To suggest a compromise between natural function, performance and injury prevention, serves only to emphasise the degree of stagnation present within current ankle support design, research and use.

Implications and contraindications
  •     The restriction of natural range and function, difficulty of application and comfort considerations are some of the major reasons why sportspersons frequently compete without external prophylaxes. Since ankle prophylaxes reduce inversion ROM it can be anticipated that ROM reduction will reduce the capacity for the motion and range dependent responses to inversion stress.

  •     The limit of motion is reached more quickly when inversion ROM is rigidly restricted and possible more frequently. Protective actions of peroneal reflex and postural adjustments are proportionately less likely to have evolved effect. The contraindications of this are that normal and abnormal inversion stresses, instead of being dissipated by muscle and postural adjustments which spread the stress over time are transferred to the leg with an impulse dependent upon the rigidly of the support material.

  •     The effects of these repeated low loadings and occasional high impulse loadings upon the development of over-use syndromes and the ligamentous integrity of the lower limb respectively, has not been investigated. With the development of quantitative assessment techniques, it should be possible to demonstrate the effects of limitation of natural range imposed by current techniques. It will not only require that it be shown that range restrictions are detrimental to performance, function and ligamentous integrity (if this is in fact so), but that an alternative must also be available. These concerns are consistent with Ferguson (1), and relate to the importance of the “ankle safety valve”.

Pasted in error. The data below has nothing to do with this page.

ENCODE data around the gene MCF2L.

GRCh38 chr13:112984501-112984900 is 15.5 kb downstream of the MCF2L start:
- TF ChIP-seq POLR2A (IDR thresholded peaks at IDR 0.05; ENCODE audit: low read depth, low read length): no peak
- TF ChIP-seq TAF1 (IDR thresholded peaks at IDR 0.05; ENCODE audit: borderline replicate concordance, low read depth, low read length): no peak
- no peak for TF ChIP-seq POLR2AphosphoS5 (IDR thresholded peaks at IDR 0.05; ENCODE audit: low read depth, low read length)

Design Considerations

  • Improvements indicated at the skin- anchor junction are directed at enhancing shear holding, stress and perspiration dissipation, whilst more effective attachment of the stirrup to the anchor is implied.

  • By making the stirrups from an elastic material capable of storing and transmitting injurious forces over time to the anchor sites, the impulse related to stirrup and anchor displacement in taping is reduced. Injurious forces imposed on the calcaneus will be substantially dissipated during rotation about the subtalar joint with dissipation of this force to the lower limb through extrinsic (attachment to the skin) and intrinsic (muscle forces, postural adjustments) pathways. 

  • It would be desired to make the smallest size available to young children so that they can be protected from an early injury which could present with future complications (functional instability, osteochondral lesions, etc.).

  • To ensure ease of application and diversity of use the substantially re-useable brace is implied. This is a consideration for use in rehabilitation since access to treatment modalities in desired.